Finland will make a decision about whether to apply to join the 30-member NATO alliance in the next few weeks, Prime Minister Sanna Marin told reporters in a joint news conference with her Swedish counterpart.
“There are different perspectives to apply [for] NATO membership or not to apply and we have to analyse these very carefully,” Marin told reporters in the Swedish capital Stockholm on Wednesday.
“But I think our process will be quite fast, it will happen in weeks.”
Marin said parliament would debate an official assessment of how Russia’s invasion of Ukraine led to a “change of our security environment” and evaluate making a historic shift in Finland’s defence posture.
“We need to be frank about consequences and risks, both long and short term,” Marin said.
However, she anticipated there was “no other way to have security guarantees than under NATO’s deterrence and common defence”, and a decision could come by late June.
Finland and Sweden, which share a border and a similar security environment, have deepened collaboration both among themselves and with NATO since Russia invaded Crimea in 2014.
Swedish Prime Minister Magdalena Andersson said Moscow’s decision to invade Ukraine had been a watershed moment.
“There is a before and after 24 February, the security landscape has completely changed,” she told reporters. “Given the situation, we have to really think what is best for Sweden and our peace in this new situation.”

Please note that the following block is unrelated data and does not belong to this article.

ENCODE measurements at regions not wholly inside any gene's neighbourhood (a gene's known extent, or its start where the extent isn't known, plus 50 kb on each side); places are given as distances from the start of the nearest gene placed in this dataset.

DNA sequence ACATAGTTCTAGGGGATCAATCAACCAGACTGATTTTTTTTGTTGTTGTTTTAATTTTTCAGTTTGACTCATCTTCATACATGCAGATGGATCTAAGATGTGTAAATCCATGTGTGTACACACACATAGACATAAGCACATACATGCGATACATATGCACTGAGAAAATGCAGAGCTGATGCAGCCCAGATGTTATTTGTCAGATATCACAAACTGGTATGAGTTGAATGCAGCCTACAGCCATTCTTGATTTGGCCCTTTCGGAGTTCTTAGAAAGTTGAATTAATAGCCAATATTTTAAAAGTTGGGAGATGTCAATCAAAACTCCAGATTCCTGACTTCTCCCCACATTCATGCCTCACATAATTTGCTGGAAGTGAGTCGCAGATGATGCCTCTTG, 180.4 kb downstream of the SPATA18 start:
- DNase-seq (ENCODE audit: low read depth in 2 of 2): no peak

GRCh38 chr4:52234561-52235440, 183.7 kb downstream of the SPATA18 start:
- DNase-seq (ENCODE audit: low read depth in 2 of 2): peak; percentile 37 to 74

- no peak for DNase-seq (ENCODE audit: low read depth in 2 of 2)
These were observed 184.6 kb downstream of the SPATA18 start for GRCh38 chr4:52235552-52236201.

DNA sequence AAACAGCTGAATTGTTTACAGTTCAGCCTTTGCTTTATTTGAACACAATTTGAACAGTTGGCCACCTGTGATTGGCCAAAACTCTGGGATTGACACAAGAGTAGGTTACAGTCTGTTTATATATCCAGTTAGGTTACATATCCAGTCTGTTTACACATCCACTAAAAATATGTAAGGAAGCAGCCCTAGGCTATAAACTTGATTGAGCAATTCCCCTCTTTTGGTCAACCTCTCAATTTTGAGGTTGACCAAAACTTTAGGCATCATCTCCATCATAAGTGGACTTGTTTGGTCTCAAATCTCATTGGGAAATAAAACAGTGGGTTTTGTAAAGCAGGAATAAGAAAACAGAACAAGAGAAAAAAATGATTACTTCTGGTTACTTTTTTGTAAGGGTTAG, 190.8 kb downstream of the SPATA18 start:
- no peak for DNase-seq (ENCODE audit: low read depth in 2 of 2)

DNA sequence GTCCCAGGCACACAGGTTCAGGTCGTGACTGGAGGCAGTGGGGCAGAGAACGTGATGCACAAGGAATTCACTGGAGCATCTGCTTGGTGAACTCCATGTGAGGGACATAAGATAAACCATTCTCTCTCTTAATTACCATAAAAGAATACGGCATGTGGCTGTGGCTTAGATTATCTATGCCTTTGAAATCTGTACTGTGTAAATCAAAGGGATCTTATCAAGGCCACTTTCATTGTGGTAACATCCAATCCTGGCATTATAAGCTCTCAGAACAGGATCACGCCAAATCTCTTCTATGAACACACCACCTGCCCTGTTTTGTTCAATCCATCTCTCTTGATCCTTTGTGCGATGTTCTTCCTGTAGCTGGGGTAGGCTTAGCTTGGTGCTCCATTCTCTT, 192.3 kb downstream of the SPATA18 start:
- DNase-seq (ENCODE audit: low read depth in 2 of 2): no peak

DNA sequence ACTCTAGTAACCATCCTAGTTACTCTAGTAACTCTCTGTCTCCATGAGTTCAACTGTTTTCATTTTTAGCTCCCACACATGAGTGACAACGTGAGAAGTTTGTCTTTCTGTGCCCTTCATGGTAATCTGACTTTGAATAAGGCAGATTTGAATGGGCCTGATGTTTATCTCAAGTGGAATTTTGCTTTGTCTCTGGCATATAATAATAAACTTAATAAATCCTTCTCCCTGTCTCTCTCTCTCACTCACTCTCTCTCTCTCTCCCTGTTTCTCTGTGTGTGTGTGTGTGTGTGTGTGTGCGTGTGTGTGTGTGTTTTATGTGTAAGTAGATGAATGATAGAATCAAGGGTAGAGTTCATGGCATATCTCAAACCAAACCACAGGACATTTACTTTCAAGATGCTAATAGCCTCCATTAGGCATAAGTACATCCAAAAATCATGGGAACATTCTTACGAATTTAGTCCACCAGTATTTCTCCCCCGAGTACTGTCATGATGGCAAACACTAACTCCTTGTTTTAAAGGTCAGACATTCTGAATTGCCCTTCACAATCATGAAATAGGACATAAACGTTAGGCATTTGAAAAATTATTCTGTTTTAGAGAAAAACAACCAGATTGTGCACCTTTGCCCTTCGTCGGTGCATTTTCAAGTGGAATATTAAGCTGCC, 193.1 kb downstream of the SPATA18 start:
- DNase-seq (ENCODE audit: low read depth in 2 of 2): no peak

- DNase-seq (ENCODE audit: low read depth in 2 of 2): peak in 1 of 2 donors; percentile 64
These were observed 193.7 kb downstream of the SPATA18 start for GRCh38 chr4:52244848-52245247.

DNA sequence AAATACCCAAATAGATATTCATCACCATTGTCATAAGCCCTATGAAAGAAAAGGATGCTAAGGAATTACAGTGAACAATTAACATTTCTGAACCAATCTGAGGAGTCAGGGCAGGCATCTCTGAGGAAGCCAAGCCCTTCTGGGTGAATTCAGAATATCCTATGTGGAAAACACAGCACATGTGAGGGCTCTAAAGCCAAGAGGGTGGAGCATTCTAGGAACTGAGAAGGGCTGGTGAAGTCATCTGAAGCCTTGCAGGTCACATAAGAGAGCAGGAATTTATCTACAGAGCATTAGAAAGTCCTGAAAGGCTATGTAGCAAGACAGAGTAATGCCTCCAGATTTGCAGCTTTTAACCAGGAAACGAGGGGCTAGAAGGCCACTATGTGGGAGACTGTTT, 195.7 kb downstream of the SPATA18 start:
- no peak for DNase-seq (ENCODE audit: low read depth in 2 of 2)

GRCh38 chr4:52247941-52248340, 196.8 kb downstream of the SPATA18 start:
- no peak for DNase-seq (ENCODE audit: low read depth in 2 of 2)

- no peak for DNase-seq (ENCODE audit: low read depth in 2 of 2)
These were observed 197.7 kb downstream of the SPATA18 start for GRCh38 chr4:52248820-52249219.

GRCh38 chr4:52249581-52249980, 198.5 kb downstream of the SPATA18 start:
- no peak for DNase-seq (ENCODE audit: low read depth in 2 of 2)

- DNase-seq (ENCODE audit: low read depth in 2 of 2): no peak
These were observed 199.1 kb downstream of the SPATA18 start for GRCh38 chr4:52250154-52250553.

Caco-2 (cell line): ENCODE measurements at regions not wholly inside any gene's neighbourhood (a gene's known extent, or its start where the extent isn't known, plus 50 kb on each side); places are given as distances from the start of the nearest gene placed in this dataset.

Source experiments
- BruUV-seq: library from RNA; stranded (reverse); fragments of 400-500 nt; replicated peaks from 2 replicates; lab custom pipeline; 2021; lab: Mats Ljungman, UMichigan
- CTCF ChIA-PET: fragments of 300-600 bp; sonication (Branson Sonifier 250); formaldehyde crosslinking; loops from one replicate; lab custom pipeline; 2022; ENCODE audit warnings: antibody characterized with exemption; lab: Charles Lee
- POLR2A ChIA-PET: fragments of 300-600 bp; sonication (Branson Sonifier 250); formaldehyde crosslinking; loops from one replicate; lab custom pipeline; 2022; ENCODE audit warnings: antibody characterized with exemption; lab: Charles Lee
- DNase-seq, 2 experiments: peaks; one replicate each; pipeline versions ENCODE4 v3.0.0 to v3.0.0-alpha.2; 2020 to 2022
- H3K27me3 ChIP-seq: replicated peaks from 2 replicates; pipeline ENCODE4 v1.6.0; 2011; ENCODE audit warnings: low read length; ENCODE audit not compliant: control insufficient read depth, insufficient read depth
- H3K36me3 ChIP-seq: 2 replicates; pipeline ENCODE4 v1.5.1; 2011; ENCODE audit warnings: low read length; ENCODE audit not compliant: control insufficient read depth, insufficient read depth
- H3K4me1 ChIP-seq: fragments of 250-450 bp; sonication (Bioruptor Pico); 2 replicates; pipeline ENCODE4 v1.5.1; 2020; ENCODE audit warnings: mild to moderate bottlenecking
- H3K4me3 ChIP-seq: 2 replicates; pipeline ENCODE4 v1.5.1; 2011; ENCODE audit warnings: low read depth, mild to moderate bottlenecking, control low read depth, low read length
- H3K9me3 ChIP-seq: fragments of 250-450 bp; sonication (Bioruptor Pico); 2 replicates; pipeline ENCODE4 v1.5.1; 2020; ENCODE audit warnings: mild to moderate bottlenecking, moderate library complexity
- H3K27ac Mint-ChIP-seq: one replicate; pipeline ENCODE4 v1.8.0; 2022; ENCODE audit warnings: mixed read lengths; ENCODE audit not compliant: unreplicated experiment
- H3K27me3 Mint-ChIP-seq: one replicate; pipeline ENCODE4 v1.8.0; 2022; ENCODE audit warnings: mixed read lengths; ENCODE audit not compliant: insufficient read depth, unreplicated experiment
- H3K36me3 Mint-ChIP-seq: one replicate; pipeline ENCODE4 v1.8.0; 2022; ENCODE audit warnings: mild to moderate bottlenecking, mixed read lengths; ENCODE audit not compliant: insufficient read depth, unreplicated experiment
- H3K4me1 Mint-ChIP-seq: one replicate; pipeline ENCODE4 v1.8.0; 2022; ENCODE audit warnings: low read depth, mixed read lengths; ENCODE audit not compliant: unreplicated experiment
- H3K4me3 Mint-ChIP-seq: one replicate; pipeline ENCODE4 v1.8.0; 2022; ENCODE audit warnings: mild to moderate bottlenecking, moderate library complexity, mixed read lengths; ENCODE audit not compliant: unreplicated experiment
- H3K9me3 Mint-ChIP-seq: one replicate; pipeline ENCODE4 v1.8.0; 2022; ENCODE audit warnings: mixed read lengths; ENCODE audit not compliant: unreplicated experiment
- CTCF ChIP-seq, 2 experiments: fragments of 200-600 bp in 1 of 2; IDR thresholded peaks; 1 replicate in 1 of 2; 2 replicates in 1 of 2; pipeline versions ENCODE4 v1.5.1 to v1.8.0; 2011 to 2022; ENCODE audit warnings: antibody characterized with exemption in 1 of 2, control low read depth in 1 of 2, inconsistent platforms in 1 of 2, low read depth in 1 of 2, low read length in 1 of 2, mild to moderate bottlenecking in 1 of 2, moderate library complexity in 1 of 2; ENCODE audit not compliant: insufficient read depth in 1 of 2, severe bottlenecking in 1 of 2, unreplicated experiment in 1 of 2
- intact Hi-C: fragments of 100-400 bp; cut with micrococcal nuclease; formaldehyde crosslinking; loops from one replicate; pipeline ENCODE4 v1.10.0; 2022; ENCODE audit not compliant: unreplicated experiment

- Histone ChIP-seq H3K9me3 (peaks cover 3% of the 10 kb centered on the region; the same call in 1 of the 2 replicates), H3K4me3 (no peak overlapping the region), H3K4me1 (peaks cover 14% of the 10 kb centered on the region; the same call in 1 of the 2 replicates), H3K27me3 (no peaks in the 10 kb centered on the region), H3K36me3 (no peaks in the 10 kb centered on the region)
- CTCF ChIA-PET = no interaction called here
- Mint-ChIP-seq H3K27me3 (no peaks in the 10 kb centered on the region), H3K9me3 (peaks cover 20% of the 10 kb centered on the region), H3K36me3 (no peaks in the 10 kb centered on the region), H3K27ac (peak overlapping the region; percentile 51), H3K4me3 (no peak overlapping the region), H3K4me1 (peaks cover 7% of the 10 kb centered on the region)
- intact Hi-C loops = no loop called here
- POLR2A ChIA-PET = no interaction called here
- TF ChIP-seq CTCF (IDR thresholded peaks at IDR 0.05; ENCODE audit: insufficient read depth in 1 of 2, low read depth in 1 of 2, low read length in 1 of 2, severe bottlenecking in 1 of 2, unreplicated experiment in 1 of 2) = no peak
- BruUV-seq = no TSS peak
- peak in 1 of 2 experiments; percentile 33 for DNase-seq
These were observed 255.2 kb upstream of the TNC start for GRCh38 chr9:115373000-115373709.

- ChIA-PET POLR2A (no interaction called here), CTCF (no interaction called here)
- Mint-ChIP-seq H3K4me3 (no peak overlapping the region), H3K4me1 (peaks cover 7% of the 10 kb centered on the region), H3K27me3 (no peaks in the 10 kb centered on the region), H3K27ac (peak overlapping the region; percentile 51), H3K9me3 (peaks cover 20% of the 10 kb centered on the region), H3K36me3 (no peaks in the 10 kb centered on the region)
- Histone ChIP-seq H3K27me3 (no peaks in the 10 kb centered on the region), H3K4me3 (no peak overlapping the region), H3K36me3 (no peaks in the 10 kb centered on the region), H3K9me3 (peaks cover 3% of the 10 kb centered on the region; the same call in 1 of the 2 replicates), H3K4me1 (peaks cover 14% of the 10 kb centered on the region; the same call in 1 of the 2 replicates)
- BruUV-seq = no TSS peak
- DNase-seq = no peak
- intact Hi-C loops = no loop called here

Andersson said the two countries had similar timeframes for joining NATO and “there is good reason for that”, hinting at the fact that neither Stockholm nor Helsinki wish to be the last to stand outside the alliance.
Russia has warned Finland and Sweden against joining NATO, an alliance formed in 1949 to counter the threat of Soviet expansion, arguing the move would not bring stability to Europe.
Kremlin spokesman Dmitry Peskov told reporters “the alliance remains a tool geared towards confrontation”.
Finland, which shares a 1,340km (830-mile) border with Russia, for decades refused to take sides, a position that kept the peace but also confined its sovereignty.
Following the Russian Revolution in 1917, it was peacefully granted independence by Soviet leader Vladimir Lenin, although a bloody civil war soon broke out between the ruling conservative party and the communists.
Soviet leader Joseph Stalin attempted an invasion in November 1939 in what became known as the Winter War.
Sweden also has a long history of military non-alignment but has sent weapons to a country at war – Ukraine – for the first time since World War II.
Sweden’s governing Social Democrat party had until now rejected membership in NATO. On Monday, it said it was reviewing its international security policy in light of Russia’s invasion of Ukraine.